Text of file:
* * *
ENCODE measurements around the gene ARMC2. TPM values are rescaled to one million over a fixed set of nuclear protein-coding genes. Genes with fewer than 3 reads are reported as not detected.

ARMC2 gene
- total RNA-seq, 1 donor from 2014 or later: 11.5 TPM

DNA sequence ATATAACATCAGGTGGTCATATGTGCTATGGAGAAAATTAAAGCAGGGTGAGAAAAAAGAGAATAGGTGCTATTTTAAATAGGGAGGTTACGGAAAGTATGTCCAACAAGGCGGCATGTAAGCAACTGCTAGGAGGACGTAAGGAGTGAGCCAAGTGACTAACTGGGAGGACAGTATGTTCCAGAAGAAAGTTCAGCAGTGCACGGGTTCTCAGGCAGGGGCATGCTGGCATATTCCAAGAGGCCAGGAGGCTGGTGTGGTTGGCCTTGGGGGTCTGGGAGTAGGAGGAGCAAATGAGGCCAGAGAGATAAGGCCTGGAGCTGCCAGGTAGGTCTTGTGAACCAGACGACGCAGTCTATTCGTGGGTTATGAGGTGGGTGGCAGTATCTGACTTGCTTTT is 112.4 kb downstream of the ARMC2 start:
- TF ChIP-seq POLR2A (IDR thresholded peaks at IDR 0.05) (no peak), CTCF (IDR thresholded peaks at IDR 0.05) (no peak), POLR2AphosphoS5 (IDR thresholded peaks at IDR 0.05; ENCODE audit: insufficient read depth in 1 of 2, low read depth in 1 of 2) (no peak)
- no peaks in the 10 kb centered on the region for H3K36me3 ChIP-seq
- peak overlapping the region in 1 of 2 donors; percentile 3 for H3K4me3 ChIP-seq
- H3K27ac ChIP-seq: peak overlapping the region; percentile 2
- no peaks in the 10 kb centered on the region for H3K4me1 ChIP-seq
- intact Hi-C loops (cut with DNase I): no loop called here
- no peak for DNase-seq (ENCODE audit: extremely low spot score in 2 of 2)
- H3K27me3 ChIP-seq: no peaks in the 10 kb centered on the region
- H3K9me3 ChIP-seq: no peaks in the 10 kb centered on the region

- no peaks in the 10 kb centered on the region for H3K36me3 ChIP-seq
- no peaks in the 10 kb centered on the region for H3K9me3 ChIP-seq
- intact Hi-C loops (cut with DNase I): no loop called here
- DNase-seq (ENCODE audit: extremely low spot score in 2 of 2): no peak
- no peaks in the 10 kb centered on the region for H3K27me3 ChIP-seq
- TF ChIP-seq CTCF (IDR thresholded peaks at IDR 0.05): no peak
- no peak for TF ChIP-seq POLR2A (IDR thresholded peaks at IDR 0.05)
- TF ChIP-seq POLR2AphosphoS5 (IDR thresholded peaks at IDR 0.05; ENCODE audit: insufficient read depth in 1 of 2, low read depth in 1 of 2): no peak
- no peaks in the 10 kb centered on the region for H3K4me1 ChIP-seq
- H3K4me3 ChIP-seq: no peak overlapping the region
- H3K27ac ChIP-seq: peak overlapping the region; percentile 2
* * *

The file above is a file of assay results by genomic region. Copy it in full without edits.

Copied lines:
ENCODE measurements around the gene ARMC2. TPM values are rescaled to one million over a fixed set of nuclear protein-coding genes. Genes with fewer than 3 reads are reported as not detected.

ARMC2 gene
- total RNA-seq, 1 donor from 2014 or later: 11.5 TPM

DNA sequence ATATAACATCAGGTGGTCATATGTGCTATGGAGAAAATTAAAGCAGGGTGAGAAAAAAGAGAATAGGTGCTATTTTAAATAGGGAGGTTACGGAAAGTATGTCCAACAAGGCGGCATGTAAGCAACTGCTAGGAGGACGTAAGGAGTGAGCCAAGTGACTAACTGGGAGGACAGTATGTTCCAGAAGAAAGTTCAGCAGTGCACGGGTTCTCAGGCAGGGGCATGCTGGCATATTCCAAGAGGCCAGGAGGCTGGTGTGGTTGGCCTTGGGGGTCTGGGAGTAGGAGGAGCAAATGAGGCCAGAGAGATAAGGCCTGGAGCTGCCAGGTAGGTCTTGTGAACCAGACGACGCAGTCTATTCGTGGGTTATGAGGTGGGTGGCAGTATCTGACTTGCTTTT is 112.4 kb downstream of the ARMC2 start:
- TF ChIP-seq POLR2A (IDR thresholded peaks at IDR 0.05) (no peak), CTCF (IDR thresholded peaks at IDR 0.05) (no peak), POLR2AphosphoS5 (IDR thresholded peaks at IDR 0.05; ENCODE audit: insufficient read depth in 1 of 2, low read depth in 1 of 2) (no peak)
- no peaks in the 10 kb centered on the region for H3K36me3 ChIP-seq
- peak overlapping the region in 1 of 2 donors; percentile 3 for H3K4me3 ChIP-seq
- H3K27ac ChIP-seq: peak overlapping the region; percentile 2
- no peaks in the 10 kb centered on the region for H3K4me1 ChIP-seq
- intact Hi-C loops (cut with DNase I): no loop called here
- no peak for DNase-seq (ENCODE audit: extremely low spot score in 2 of 2)
- H3K27me3 ChIP-seq: no peaks in the 10 kb centered on the region
- H3K9me3 ChIP-seq: no peaks in the 10 kb centered on the region

- no peaks in the 10 kb centered on the region for H3K36me3 ChIP-seq
- no peaks in the 10 kb centered on the region for H3K9me3 ChIP-seq
- intact Hi-C loops (cut with DNase I): no loop called here
- DNase-seq (ENCODE audit: extremely low spot score in 2 of 2): no peak
- no peaks in the 10 kb centered on the region for H3K27me3 ChIP-seq
- TF ChIP-seq CTCF (IDR thresholded peaks at IDR 0.05): no peak
- no peak for TF ChIP-seq POLR2A (IDR thresholded peaks at IDR 0.05)
- TF ChIP-seq POLR2AphosphoS5 (IDR thresholded peaks at IDR 0.05; ENCODE audit: insufficient read depth in 1 of 2, low read depth in 1 of 2): no peak
- no peaks in the 10 kb centered on the region for H3K4me1 ChIP-seq
- H3K4me3 ChIP-seq: no peak overlapping the region
- H3K27ac ChIP-seq: peak overlapping the region; percentile 2